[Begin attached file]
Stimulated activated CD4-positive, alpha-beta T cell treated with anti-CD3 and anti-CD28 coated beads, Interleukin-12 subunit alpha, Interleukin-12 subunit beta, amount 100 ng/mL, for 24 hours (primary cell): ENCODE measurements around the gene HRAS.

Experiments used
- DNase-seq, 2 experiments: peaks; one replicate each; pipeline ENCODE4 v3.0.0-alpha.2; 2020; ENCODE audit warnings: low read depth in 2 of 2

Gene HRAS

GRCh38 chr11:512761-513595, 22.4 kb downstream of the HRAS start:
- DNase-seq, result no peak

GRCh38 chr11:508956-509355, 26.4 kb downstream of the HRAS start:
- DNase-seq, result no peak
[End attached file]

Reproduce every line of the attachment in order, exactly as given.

Stimulated activated CD4-positive, alpha-beta T cell treated with anti-CD3 and anti-CD28 coated beads, Interleukin-12 subunit alpha, Interleukin-12 subunit beta, amount 100 ng/mL, for 24 hours (primary cell): ENCODE measurements around the gene HRAS.

Experiments used
- DNase-seq, 2 experiments: peaks; one replicate each; pipeline ENCODE4 v3.0.0-alpha.2; 2020; ENCODE audit warnings: low read depth in 2 of 2

Gene HRAS

GRCh38 chr11:512761-513595, 22.4 kb downstream of the HRAS start:
- DNase-seq, result no peak

GRCh38 chr11:508956-509355, 26.4 kb downstream of the HRAS start:
- DNase-seq, result no peak